In reaching that conclusion, the court heard from a group of intellectual law professors who argued that Congress intended the first sale doctrine to apply broadly, permitting the conduct at issue in Redigi. In codifying first sale, they argued, Congress embraced “a long line of common law exhaustion cases . . . without limitation or reservation.” The professors highlighted legislative history suggesting an intent to “restate and confirm” the scope of first sale at common law to support this assertion, along with “the rule of law principle that counsels courts not to interpret statutes granting exclusive rights in a way that modifies common law principles or restricts common law rights in the absence of irresistibly clear legislative intent to do so.” Thus, the professors concluded, the statute leaves courts with the discretion to interpret the first sale doctrine broadly enough to permit reproductions that are necessary to effectuate the transfer of “ownership” of digital files via the internet.
The court considered these arguments but unequivocally rejected them, saying,
Furthermore, as to the argument that we should read § 109(a) to accommodate digital resales because the first sale doctrine protects a fundamental entitlement, without regard to the terms of § 109(a) (and incorporated definitions), we think such a ruling would exceed the proper exercise of the court’s authority. The copyright statute is a patchwork, sometimes varying from clause to clause, as between provisions for which Congress has taken control, dictating both policy and the details of its execution, and provisions in which Congress approximatively summarized common law developments, implicitly leaving further such development to the courts.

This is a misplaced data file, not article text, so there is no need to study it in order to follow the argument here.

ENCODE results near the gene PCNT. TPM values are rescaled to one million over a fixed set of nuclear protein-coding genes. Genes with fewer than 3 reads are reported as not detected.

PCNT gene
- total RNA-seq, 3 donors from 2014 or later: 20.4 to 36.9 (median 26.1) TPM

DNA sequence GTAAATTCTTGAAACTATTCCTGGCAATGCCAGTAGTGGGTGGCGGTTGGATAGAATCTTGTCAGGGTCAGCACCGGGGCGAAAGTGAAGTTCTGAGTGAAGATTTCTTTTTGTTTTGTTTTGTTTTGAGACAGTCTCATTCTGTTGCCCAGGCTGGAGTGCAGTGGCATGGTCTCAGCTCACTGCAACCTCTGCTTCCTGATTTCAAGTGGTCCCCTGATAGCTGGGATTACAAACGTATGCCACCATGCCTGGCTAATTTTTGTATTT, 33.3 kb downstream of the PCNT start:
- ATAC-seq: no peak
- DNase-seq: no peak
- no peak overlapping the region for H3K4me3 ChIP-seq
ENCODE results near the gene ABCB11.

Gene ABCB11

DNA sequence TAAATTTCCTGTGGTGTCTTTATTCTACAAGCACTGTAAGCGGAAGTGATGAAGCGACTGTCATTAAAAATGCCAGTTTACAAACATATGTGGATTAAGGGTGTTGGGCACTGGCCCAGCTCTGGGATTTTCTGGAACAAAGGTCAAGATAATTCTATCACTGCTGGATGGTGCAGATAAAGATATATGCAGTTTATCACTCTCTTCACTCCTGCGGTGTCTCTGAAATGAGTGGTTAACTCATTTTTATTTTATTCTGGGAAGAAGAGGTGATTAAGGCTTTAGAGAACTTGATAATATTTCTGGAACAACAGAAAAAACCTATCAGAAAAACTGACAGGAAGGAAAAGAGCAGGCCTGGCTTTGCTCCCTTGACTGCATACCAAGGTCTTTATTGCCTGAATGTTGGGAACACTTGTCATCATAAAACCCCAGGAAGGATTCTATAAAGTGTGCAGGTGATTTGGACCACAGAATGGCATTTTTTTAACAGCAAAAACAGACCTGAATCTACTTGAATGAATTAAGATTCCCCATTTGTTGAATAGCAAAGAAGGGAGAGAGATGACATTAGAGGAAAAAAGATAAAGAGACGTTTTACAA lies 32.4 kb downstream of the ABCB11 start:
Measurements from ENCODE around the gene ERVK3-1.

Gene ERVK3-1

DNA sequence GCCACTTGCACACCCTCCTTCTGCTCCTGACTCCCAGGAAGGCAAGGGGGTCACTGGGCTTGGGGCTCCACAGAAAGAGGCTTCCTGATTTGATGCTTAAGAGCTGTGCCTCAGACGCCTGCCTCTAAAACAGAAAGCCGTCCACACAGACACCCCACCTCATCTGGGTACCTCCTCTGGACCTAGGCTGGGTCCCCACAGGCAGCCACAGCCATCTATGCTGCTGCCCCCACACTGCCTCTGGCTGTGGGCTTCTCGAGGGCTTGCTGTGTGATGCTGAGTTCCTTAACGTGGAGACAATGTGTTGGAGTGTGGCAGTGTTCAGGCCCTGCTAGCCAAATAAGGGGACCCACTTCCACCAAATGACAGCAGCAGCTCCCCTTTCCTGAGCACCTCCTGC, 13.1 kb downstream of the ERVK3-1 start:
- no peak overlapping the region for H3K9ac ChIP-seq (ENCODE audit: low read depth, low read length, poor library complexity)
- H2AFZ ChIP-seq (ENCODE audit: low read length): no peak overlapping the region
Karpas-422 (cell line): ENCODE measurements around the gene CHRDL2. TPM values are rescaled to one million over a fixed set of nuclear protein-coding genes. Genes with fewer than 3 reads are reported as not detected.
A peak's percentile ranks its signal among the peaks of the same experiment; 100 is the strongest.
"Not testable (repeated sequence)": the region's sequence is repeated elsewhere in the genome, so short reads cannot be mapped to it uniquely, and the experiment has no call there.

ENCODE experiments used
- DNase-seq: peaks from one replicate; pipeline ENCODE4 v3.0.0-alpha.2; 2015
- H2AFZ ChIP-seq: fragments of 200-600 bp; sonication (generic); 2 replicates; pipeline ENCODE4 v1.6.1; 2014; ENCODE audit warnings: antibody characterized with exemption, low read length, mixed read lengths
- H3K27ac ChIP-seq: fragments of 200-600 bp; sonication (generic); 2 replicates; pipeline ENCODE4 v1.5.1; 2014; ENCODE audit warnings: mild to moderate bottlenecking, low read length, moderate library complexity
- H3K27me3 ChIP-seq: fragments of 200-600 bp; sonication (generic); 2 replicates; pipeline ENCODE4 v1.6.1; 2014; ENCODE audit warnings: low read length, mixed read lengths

As the Second Circuit correctly observes, the dispute over the scope of judicial discretion to apply a provision of law is not limited to the first sale doctrine. The scope of discretion among all Copyright Act provisions varies significantly. Is there value in distilling and clarifying those doctrines that are left largely to the courts? Absolutely. But statutory interpretation is needed to identify those doctrines in the first instance. Without articulating a clear and transparent methodology of statutory interpretation, such efforts will only result in more confusion than clarity. That is, you can’t use the traditional Restatement approach to determine what areas of a complex statute to restate.